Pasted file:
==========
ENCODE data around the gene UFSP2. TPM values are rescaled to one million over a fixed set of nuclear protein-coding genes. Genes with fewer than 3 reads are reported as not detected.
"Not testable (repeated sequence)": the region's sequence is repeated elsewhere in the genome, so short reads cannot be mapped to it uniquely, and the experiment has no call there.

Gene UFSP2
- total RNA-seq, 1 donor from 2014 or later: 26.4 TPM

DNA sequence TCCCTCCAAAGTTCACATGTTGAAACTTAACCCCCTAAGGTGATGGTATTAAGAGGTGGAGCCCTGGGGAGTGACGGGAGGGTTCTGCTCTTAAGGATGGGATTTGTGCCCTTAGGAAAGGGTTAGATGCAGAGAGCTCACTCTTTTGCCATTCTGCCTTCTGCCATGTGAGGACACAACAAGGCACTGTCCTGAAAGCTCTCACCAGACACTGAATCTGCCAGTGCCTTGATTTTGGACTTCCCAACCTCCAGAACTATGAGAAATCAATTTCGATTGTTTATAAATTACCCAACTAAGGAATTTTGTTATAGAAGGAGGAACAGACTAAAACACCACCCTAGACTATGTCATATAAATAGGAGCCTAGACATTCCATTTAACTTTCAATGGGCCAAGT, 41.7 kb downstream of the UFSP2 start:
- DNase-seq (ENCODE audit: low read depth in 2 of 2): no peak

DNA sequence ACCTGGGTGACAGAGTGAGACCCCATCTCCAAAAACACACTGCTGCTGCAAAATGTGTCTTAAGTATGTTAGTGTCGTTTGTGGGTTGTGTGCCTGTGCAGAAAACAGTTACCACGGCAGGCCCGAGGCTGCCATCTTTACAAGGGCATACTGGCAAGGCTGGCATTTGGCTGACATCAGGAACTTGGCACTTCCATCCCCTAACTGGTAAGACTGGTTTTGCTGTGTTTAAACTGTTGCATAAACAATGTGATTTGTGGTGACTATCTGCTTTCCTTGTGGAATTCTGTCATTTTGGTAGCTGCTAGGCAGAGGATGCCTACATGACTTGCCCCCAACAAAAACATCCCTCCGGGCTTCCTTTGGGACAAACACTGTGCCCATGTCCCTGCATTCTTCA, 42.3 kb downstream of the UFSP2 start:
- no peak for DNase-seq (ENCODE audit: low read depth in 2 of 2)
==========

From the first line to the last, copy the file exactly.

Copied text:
ENCODE data around the gene UFSP2. TPM values are rescaled to one million over a fixed set of nuclear protein-coding genes. Genes with fewer than 3 reads are reported as not detected.
"Not testable (repeated sequence)": the region's sequence is repeated elsewhere in the genome, so short reads cannot be mapped to it uniquely, and the experiment has no call there.

Gene UFSP2
- total RNA-seq, 1 donor from 2014 or later: 26.4 TPM

DNA sequence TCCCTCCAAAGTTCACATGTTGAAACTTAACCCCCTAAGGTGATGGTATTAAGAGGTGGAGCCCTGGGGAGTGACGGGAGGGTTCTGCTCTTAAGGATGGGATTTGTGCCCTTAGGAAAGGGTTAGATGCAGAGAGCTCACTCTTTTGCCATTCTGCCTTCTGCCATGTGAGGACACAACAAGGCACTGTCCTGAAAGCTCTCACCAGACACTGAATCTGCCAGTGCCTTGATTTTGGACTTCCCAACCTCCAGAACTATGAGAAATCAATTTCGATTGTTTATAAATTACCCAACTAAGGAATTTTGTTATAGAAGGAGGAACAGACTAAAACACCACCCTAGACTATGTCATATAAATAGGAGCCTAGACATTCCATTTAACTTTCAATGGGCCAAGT, 41.7 kb downstream of the UFSP2 start:
- DNase-seq (ENCODE audit: low read depth in 2 of 2): no peak

DNA sequence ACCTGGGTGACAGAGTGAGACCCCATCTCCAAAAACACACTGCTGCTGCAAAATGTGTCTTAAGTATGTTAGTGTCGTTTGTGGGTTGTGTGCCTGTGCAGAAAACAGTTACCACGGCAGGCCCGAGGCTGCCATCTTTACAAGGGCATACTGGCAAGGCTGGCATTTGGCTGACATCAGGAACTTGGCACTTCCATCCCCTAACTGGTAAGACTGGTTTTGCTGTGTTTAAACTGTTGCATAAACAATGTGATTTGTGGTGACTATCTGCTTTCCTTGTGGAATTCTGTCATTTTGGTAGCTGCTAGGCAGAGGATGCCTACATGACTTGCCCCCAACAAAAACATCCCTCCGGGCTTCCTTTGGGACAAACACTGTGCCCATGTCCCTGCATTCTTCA, 42.3 kb downstream of the UFSP2 start:
- no peak for DNase-seq (ENCODE audit: low read depth in 2 of 2)